4 Min Read
SINGAPORE (Reuters) - Brent crude held above $114 a barrel on Thursday near a nine-month high, supported by concerns about potential supply disruptions due to fighting in Iraq.
Brent was poised for a third day of gains following a rise of more than 4 percent last week after Islamic militants seized much of northern Iraq after routing Baghdad's forces.
"The oil market remains on high alert, but is in a holding pattern at this stage awaiting further developments in Iraq," said Michael McCarthy, chief strategist at CMC Markets in Sydney.
Brent crude was up 41 cents at $114.67 a barrel at 0706 GMT, after ending 81 cents higher at $114.26 a barrel, its highest settlement since Sept. 6 last year.
U.S. crude for July delivery rose 51 cents to $106.48 a barrel. The contract, which expires Friday, settled 39 cents lower in the previous session.
"While U.S. crude remains above $105.25 and Brent remains above $110.50, technically the risks remain to the upside for both contracts," said McCarthy.
Oil prices found support after the U.S. Federal Reserve gave a positive assessment of the country's economy and committed to retaining accommodative monetary policy.
However, U.S. crude eased on Wednesday after data from the U.S. Energy Information Administration (EIA) showed domestic crude inventories declined 579,000 barrels in the week ending June 13, much less than the drawdown of 5.7 million barrels reported by industry group American Petroleum Institute (API).
A Reuters poll of analysts had forecast a drawdown of 700,000-barrels.
Crude stocks at Cushing, Oklahoma rose by 247,000 barrels - the first rise at the oil storage hub after nine weeks of consecutive drawdowns.
"This build is consistent with our long-held view that the incentive to move barrels from Cushing to the Gulf Coast would eventually diminish," said analysts at BNP Paribas in a note.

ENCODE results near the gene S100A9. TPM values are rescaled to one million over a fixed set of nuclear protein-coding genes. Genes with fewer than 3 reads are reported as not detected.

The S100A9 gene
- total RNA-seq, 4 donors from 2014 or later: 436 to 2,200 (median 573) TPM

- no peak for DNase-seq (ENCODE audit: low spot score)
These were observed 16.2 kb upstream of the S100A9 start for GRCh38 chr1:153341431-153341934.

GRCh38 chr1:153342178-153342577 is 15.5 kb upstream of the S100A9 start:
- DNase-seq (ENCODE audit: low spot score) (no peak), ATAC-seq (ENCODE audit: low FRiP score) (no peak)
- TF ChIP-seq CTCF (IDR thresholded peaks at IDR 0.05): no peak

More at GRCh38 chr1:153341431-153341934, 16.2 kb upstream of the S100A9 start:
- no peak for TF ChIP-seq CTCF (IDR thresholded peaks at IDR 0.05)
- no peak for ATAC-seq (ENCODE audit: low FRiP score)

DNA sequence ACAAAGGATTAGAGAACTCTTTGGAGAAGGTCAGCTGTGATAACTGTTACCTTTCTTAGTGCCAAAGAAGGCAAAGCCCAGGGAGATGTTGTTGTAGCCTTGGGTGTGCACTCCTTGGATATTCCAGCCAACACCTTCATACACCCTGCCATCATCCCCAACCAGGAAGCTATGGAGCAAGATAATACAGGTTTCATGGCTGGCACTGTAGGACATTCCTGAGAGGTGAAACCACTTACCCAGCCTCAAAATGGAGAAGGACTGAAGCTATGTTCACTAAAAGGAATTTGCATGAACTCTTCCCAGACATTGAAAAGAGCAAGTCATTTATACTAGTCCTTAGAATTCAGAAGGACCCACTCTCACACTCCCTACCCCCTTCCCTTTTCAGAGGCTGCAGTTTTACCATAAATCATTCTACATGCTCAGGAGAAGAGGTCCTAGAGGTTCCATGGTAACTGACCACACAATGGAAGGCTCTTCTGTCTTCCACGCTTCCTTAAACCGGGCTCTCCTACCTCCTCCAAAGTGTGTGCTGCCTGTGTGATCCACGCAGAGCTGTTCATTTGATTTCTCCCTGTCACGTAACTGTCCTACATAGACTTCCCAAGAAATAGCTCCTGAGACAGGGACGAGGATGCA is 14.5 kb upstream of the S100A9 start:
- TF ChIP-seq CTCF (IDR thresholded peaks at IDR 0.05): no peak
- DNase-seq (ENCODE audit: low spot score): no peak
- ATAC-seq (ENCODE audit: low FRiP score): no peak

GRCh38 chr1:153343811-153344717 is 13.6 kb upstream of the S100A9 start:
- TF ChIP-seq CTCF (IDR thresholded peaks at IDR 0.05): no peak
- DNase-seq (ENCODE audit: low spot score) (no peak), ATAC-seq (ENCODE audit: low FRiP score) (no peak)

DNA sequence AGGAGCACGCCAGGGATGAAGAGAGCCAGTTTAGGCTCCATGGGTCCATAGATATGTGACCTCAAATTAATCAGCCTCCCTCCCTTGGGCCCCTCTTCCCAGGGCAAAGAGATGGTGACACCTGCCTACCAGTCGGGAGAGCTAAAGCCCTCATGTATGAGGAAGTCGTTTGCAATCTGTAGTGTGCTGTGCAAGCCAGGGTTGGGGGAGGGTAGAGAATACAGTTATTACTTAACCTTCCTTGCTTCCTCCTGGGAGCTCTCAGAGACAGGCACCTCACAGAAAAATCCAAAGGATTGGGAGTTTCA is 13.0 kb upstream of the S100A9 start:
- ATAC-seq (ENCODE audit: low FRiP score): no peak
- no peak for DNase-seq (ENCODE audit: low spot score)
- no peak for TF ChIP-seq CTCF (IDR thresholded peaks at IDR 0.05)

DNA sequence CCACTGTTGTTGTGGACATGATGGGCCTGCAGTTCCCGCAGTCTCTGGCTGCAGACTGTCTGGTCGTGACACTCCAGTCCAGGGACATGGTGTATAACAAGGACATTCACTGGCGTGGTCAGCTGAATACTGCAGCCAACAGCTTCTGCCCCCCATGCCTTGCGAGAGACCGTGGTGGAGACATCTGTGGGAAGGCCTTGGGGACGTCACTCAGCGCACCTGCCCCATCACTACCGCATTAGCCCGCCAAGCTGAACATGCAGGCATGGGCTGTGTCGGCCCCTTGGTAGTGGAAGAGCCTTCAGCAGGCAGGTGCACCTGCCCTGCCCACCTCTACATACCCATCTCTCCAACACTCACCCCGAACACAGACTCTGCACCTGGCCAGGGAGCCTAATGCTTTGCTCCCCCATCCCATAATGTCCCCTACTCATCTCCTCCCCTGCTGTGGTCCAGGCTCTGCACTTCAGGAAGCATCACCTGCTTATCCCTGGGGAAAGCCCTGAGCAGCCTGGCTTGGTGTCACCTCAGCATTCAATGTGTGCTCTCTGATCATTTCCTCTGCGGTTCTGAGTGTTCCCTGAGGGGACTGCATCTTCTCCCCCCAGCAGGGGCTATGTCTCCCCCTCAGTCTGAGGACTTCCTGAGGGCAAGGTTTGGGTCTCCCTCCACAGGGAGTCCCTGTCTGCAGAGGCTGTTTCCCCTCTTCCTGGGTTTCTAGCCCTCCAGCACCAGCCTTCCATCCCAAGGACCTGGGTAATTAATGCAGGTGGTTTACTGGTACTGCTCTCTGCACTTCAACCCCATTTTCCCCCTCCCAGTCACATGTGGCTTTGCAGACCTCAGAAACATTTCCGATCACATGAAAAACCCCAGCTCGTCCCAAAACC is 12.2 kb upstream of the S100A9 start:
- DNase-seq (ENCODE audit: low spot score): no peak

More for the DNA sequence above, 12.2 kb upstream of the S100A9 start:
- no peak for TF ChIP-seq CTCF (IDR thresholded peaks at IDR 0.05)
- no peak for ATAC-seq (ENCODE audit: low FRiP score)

"But this latest build could initiate a sell-off on West Texas Intermediate, especially given the recent price outperformance related to events in Iraq," they said.
Concerns arose over Iraq's ability to increase oil production or even maintain current levels, after the head of state-run South Oil Company Dhiya Jaffar said Exxon Mobil has carried out a "major evacuation" of their staff and BP had evacuated 20 percent of its staff.
Sunni militants have already taken control of most of Iraq's largest oil refinery, located in Baiji in northern Iraq, an official at the refinery said on Wednesday.
Iraq has asked the United States for air support in countering the Sunni rebels, a top U.S. general said on Wednesday, after the militants had seized major cities in a lightning advance.
But General Martin Dempsey, chairman of the U.S. military's Joint Chiefs of Staff, gave no direct reply when asked at a congressional hearing whether Washington would agree to the request.
President Barack Obama came under pressure from U.S. lawmakers on Wednesday to persuade Iraqi Prime Minister al-Maliki to step down over what they see as failed leadership in the face of an insurgency threatening his country.
Editing by Richard Pullin and Muralikumar Anantharaman